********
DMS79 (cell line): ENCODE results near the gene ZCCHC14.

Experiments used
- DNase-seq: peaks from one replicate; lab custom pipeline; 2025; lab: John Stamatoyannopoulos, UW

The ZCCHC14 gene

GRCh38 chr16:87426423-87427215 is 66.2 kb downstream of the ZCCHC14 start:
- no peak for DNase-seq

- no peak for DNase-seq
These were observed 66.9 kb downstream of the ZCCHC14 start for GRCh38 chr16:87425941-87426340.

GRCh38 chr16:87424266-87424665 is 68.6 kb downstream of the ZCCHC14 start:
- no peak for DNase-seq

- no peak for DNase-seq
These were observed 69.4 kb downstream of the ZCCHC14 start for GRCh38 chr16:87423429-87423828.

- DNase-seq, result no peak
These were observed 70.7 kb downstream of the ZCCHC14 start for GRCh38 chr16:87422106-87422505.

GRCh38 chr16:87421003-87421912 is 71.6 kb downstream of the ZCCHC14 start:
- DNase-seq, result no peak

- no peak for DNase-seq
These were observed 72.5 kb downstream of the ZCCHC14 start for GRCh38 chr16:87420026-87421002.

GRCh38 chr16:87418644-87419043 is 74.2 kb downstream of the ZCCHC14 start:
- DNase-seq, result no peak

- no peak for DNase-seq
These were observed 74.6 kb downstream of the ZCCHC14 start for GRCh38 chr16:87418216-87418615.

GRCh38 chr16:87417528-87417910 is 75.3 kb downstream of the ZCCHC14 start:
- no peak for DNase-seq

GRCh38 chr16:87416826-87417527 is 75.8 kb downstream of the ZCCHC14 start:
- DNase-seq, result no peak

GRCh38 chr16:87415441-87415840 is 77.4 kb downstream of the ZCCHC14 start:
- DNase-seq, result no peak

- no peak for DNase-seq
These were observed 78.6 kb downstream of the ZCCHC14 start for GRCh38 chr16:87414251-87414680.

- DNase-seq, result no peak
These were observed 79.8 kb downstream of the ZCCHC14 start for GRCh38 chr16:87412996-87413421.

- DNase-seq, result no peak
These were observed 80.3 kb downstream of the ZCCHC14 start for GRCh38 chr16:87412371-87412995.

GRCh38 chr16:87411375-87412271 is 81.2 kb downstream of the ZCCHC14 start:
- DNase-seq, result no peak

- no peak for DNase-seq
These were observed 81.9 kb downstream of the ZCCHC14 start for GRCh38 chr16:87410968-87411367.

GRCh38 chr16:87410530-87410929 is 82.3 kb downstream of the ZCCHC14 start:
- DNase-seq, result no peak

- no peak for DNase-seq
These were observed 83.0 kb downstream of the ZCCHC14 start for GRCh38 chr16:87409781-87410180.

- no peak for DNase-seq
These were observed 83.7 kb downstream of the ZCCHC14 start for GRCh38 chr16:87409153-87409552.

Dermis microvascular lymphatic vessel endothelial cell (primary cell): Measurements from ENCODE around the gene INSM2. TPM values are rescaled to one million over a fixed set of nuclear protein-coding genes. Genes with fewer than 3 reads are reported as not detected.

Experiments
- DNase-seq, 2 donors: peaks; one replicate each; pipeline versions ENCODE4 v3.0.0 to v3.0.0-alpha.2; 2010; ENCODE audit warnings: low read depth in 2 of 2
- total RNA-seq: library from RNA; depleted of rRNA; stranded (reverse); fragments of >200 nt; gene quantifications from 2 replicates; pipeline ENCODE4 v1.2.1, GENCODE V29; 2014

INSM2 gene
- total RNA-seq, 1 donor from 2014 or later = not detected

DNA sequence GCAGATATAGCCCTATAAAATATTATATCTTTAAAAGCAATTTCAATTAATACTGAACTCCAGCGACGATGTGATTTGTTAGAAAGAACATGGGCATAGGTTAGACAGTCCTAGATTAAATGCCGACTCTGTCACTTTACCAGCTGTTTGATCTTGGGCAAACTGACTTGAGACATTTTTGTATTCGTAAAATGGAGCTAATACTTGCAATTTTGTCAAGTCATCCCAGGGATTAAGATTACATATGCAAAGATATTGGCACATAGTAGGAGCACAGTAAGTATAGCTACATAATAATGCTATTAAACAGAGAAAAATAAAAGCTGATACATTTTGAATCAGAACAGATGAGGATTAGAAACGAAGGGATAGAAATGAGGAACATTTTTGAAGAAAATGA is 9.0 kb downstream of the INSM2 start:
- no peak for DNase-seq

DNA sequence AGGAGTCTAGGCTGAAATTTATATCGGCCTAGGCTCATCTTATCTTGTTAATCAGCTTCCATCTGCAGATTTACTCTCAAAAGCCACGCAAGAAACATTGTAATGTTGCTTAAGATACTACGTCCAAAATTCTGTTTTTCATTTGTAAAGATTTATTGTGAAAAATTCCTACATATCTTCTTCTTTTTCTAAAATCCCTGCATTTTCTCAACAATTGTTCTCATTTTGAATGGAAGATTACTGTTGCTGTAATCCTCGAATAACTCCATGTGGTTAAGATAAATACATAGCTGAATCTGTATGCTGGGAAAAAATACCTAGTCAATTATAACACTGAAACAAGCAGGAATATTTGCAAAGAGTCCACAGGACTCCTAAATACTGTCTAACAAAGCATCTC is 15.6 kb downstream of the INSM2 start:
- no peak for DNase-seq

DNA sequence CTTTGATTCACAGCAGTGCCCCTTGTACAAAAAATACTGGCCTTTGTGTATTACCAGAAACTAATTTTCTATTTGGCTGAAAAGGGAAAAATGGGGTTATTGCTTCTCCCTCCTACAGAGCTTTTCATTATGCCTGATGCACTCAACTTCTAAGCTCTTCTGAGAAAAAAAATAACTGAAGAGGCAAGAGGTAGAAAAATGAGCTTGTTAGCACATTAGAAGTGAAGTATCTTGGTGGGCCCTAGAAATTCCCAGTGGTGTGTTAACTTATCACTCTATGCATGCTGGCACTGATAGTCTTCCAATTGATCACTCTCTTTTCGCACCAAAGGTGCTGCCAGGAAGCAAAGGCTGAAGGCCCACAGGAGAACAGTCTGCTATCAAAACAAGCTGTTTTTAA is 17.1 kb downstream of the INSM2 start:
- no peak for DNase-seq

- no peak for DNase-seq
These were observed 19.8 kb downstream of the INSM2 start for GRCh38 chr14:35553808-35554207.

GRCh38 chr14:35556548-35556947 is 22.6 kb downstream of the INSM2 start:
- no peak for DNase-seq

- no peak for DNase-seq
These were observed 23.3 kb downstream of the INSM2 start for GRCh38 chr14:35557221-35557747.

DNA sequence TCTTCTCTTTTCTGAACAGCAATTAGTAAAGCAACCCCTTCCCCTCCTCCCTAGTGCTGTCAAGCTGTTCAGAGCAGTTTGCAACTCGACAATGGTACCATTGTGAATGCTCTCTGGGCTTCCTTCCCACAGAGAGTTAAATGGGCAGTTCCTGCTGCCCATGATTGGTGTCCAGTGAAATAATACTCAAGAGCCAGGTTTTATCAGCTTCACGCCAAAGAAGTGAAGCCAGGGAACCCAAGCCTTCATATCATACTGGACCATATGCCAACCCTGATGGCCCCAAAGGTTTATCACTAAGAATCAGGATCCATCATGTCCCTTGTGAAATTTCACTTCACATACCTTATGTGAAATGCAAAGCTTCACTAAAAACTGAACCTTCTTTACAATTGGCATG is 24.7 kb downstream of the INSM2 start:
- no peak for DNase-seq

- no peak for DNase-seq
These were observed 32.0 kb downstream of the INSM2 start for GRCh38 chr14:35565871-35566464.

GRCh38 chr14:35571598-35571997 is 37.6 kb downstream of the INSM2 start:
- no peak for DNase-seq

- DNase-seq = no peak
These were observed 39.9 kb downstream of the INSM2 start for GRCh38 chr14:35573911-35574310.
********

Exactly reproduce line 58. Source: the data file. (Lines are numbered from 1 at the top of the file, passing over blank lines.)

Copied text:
These were observed 19.8 kb downstream of the INSM2 start for GRCh38 chr14:35553808-35554207.